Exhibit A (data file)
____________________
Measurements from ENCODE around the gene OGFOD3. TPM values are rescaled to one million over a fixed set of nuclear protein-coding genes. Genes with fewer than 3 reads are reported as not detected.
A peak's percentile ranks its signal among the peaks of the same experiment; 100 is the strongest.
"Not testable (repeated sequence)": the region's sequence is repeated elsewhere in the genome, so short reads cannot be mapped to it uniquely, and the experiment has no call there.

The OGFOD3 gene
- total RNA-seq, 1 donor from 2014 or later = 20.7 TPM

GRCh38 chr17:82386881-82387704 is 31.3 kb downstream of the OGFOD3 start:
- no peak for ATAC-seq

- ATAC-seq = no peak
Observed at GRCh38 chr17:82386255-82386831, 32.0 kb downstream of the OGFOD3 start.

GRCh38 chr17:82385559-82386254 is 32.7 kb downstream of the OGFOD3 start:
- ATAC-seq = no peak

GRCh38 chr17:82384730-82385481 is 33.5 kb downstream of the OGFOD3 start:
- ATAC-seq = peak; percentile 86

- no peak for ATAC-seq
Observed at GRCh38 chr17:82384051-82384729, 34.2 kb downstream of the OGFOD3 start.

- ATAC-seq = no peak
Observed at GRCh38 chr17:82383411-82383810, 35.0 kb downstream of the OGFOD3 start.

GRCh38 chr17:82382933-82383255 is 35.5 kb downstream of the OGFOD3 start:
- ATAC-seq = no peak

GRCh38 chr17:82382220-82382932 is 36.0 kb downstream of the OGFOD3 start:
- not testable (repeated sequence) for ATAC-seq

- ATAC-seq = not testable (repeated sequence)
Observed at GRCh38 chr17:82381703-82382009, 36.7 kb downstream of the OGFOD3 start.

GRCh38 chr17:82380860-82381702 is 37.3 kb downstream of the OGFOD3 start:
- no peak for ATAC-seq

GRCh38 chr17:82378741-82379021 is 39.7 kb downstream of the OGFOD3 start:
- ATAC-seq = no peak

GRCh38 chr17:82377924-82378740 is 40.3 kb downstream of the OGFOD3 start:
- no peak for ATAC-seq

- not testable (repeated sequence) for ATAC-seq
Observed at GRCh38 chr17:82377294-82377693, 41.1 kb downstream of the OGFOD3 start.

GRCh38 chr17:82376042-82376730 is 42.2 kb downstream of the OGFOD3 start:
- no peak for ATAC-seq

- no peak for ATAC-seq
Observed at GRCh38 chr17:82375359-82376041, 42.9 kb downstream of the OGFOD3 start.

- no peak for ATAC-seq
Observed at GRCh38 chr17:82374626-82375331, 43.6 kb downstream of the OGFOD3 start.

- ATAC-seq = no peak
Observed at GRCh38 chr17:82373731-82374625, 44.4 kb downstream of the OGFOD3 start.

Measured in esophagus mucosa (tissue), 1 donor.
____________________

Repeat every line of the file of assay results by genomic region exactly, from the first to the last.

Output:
Measurements from ENCODE around the gene OGFOD3. TPM values are rescaled to one million over a fixed set of nuclear protein-coding genes. Genes with fewer than 3 reads are reported as not detected.
A peak's percentile ranks its signal among the peaks of the same experiment; 100 is the strongest.
"Not testable (repeated sequence)": the region's sequence is repeated elsewhere in the genome, so short reads cannot be mapped to it uniquely, and the experiment has no call there.

The OGFOD3 gene
- total RNA-seq, 1 donor from 2014 or later = 20.7 TPM

GRCh38 chr17:82386881-82387704 is 31.3 kb downstream of the OGFOD3 start:
- no peak for ATAC-seq

- ATAC-seq = no peak
Observed at GRCh38 chr17:82386255-82386831, 32.0 kb downstream of the OGFOD3 start.

GRCh38 chr17:82385559-82386254 is 32.7 kb downstream of the OGFOD3 start:
- ATAC-seq = no peak

GRCh38 chr17:82384730-82385481 is 33.5 kb downstream of the OGFOD3 start:
- ATAC-seq = peak; percentile 86

- no peak for ATAC-seq
Observed at GRCh38 chr17:82384051-82384729, 34.2 kb downstream of the OGFOD3 start.

- ATAC-seq = no peak
Observed at GRCh38 chr17:82383411-82383810, 35.0 kb downstream of the OGFOD3 start.

GRCh38 chr17:82382933-82383255 is 35.5 kb downstream of the OGFOD3 start:
- ATAC-seq = no peak

GRCh38 chr17:82382220-82382932 is 36.0 kb downstream of the OGFOD3 start:
- not testable (repeated sequence) for ATAC-seq

- ATAC-seq = not testable (repeated sequence)
Observed at GRCh38 chr17:82381703-82382009, 36.7 kb downstream of the OGFOD3 start.

GRCh38 chr17:82380860-82381702 is 37.3 kb downstream of the OGFOD3 start:
- no peak for ATAC-seq

GRCh38 chr17:82378741-82379021 is 39.7 kb downstream of the OGFOD3 start:
- ATAC-seq = no peak

GRCh38 chr17:82377924-82378740 is 40.3 kb downstream of the OGFOD3 start:
- no peak for ATAC-seq

- not testable (repeated sequence) for ATAC-seq
Observed at GRCh38 chr17:82377294-82377693, 41.1 kb downstream of the OGFOD3 start.

GRCh38 chr17:82376042-82376730 is 42.2 kb downstream of the OGFOD3 start:
- no peak for ATAC-seq

- no peak for ATAC-seq
Observed at GRCh38 chr17:82375359-82376041, 42.9 kb downstream of the OGFOD3 start.

- no peak for ATAC-seq
Observed at GRCh38 chr17:82374626-82375331, 43.6 kb downstream of the OGFOD3 start.

- ATAC-seq = no peak
Observed at GRCh38 chr17:82373731-82374625, 44.4 kb downstream of the OGFOD3 start.

Measured in esophagus mucosa (tissue), 1 donor.